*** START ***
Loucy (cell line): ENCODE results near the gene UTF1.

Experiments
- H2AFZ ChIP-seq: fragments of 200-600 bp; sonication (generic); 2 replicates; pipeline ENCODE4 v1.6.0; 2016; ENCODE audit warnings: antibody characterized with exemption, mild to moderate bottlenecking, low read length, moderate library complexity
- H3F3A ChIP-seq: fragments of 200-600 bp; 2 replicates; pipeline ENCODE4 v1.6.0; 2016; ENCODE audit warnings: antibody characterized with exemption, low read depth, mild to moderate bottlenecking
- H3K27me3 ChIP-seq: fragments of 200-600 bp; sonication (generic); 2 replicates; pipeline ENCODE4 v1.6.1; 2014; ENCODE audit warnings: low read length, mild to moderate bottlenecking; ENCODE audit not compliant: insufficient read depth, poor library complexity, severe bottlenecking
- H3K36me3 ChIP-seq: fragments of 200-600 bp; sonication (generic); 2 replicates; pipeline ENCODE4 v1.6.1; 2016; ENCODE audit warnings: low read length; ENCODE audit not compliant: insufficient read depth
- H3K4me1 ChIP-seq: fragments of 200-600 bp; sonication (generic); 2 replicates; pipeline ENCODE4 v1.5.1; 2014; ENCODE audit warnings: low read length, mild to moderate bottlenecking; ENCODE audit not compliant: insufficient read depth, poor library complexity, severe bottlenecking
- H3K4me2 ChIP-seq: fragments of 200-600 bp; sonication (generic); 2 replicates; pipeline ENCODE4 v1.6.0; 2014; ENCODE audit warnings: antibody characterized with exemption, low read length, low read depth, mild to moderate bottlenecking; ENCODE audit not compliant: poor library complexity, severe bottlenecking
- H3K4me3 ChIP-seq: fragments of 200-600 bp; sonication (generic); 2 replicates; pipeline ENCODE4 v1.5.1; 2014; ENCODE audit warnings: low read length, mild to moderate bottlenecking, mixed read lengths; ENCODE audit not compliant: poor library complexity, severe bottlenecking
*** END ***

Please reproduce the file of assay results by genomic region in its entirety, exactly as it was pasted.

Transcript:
Loucy (cell line): ENCODE results near the gene UTF1.

Experiments
- H2AFZ ChIP-seq: fragments of 200-600 bp; sonication (generic); 2 replicates; pipeline ENCODE4 v1.6.0; 2016; ENCODE audit warnings: antibody characterized with exemption, mild to moderate bottlenecking, low read length, moderate library complexity
- H3F3A ChIP-seq: fragments of 200-600 bp; 2 replicates; pipeline ENCODE4 v1.6.0; 2016; ENCODE audit warnings: antibody characterized with exemption, low read depth, mild to moderate bottlenecking
- H3K27me3 ChIP-seq: fragments of 200-600 bp; sonication (generic); 2 replicates; pipeline ENCODE4 v1.6.1; 2014; ENCODE audit warnings: low read length, mild to moderate bottlenecking; ENCODE audit not compliant: insufficient read depth, poor library complexity, severe bottlenecking
- H3K36me3 ChIP-seq: fragments of 200-600 bp; sonication (generic); 2 replicates; pipeline ENCODE4 v1.6.1; 2016; ENCODE audit warnings: low read length; ENCODE audit not compliant: insufficient read depth
- H3K4me1 ChIP-seq: fragments of 200-600 bp; sonication (generic); 2 replicates; pipeline ENCODE4 v1.5.1; 2014; ENCODE audit warnings: low read length, mild to moderate bottlenecking; ENCODE audit not compliant: insufficient read depth, poor library complexity, severe bottlenecking
- H3K4me2 ChIP-seq: fragments of 200-600 bp; sonication (generic); 2 replicates; pipeline ENCODE4 v1.6.0; 2014; ENCODE audit warnings: antibody characterized with exemption, low read length, low read depth, mild to moderate bottlenecking; ENCODE audit not compliant: poor library complexity, severe bottlenecking
- H3K4me3 ChIP-seq: fragments of 200-600 bp; sonication (generic); 2 replicates; pipeline ENCODE4 v1.5.1; 2014; ENCODE audit warnings: low read length, mild to moderate bottlenecking, mixed read lengths; ENCODE audit not compliant: poor library complexity, severe bottlenecking